Impassioned calls for police reform at Tyre Nichols’ funeral
MEMPHIS, Tenn. (AP) — Tire Nichols’ family and friends gathered Wednesday for a funeral, which marked a celebration of his life with outrage over the brutal beatings he suffered from the Memphis police force and heated calls for police reform Association. The referee.
MEMPHIS, Tenn. (AP) — Tire Nichols’ family and friends gathered Wednesday for a funeral, which marked a celebration of his life with outrage over the brutal beatings he suffered from the Memphis police force and heated calls for police reform Association.
Rev. Al Sharpton and Vice President Kamala Harris both delivered impassioned speeches urging Congress to pass the George Floyd Justice in Policing Act, a sweeping package of policing reforms that would include a national register of officers disciplined for misconduct, a ban on knock orders and other measures.
Harris said the beating of Nichols, a 29-year-old black man, by five black police officers was an act of violence that violated the police’s stated duty to ensure public safety.
“It wasn’t in the interest of public safety because you have to ask yourself, wasn’t it in the interest of public safety that Tire Nichols would be with us today? Didn’t he also have the right to security? So when we talk about public safety, let’s understand what it means in its truest form. Tire Nichols should have been safe,” she said.
Sharpton said the officers who hit Nichols might have acted differently if there had been real accountability for their actions. He also said he thinks if Nichols had been white, “you wouldn’t have hit him like that.”
“We understand that there are public safety concerns. We understand that there are needs that address crime,” Sharpton said.
“But you don’t fight crime by becoming a criminal yourself. You don’t fight back against street thugs and become thugs yourself. You don’t fight gangs by becoming five gunmen against one unarmed man. This isn’t the police. They’re punks,” he said to thunderous applause from the crowd.
Rev. J. Lawrence Turner called Nichols “a good man, a beautiful soul, a son, a father, a brother, a friend, a man” gone too soon and “his rights to life, liberty, and the pursuit of.” Happiness, denied the dignity of his humanity, denied the right to watch the sun go down another day, to hug his mother, to hang out with his friends, to hold his child and the right to grow old.”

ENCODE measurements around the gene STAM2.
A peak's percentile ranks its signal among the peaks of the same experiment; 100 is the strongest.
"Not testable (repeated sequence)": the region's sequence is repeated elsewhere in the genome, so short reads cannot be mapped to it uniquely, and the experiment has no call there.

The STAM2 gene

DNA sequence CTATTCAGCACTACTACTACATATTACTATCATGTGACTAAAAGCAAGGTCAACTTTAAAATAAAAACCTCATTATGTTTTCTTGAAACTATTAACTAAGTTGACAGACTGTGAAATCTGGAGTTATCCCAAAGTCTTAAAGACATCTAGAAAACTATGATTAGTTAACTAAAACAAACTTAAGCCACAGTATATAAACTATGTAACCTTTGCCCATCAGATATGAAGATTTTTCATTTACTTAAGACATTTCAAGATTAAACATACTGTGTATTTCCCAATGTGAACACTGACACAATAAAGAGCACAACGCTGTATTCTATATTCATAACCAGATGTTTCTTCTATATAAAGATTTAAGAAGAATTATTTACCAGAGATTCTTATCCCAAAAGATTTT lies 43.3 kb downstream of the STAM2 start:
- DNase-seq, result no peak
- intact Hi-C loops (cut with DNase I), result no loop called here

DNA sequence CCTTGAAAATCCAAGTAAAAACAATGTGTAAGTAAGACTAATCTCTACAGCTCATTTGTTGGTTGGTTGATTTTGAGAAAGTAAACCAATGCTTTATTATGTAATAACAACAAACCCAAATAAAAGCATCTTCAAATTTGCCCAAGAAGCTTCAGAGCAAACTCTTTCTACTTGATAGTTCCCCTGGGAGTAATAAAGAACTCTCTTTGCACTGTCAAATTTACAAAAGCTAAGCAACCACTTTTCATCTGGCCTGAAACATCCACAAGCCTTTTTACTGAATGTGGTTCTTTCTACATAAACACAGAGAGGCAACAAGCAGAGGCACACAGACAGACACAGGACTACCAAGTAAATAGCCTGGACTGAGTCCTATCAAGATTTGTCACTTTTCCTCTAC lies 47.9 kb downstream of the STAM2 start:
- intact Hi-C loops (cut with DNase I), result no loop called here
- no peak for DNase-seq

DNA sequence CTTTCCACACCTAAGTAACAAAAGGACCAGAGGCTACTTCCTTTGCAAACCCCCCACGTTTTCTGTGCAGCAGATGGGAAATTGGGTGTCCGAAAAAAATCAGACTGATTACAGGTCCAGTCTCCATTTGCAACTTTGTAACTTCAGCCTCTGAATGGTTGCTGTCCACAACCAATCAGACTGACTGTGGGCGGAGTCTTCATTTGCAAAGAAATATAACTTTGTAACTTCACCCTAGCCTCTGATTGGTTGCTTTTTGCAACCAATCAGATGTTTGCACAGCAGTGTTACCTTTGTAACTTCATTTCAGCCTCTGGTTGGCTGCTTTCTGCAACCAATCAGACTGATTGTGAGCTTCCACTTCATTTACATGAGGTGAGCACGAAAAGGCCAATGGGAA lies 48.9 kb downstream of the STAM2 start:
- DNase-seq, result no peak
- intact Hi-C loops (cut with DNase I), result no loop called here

“As we celebrate Tire’s life and comfort this family, we share with this nation that the repeat of this episode creating Black Lives hashtags has been canceled and will not be renewed for another season,” Turner said. “We have come and we will overcome.”
Tiffany Rachal, the mother of Jalen Randle, who was fatally shot by a Houston police officer in 2022, sang a rendition of the classic gospel standard “Total Praise” to thunderous applause from the congregation and Nichols’ family.
“All mothers around the world have to come together, have to come together to stop all this,” Rachal said.
Civil rights attorney Ben Crump, who is representing the Nichols family, pointed to the illustrative video showing officers punching, kicking and hitting Nichols even after he was helpless on the ground.
“Why couldn’t they see the humanity in Tire?” he asked.
In the three weeks since Nichols’ death, five police officers have been fired and charged with murder. Your special unit has been disbanded. Two other officers were suspended. Two Memphis Fire Department paramedics and a lieutenant were also fired. And more discipline could come.
But Wednesday was about Nichols, a skateboarder and amateur photographer who made boxes at FedEx, made friends on morning visits to Starbucks, and always greeted his mom and stepdad with a sunny “Hello, parents!” when he got home.
Nichols was the baby of her family, born 11 years after his closest siblings. He had a 4-year-old son and was working hard to better himself as a father, his family said.
Nichols grew up in Sacramento, California and loved the San Francisco 49ers. He got to Memphis just before the coronavirus pandemic and got stuck. But he was fine with it because he was dating his mother, RowVaughn Wells, and they were incredibly close, she said. He even had her name tattooed on his arm.
Friends at a memorial service last week described him as cheerful and friendly, quick with a smile, often goofy.
“This man walked into a room and everyone loved him,” said Angelina Paxton, a friend who traveled to Memphis from California for the memorial service.
Nichols was beaten after police stopped him on January 7 for an alleged traffic violation. The video, released after pressure from Nichols’ family, shows officers holding him down and repeatedly hitting, kicking and beating him with batons while he yelled for his mother.
Nichols’ death was the latest in a series of early police reports of their use of force, which were later found to have minimized or omitted mention of violent encounters.
Family members of others killed by police attended the funeral including George Floyd, Botham Jean, Eric Garner and Breonna Taylor.
AP reporters Travis Loller and Jonathan Mattise contributed from Nashville, Tennessee.
For more information on the Tire Nichols case, visit https://apnews.com/hub/tyre-nichols.
Aaron Morrison and Adrian Sainz, The Associated Press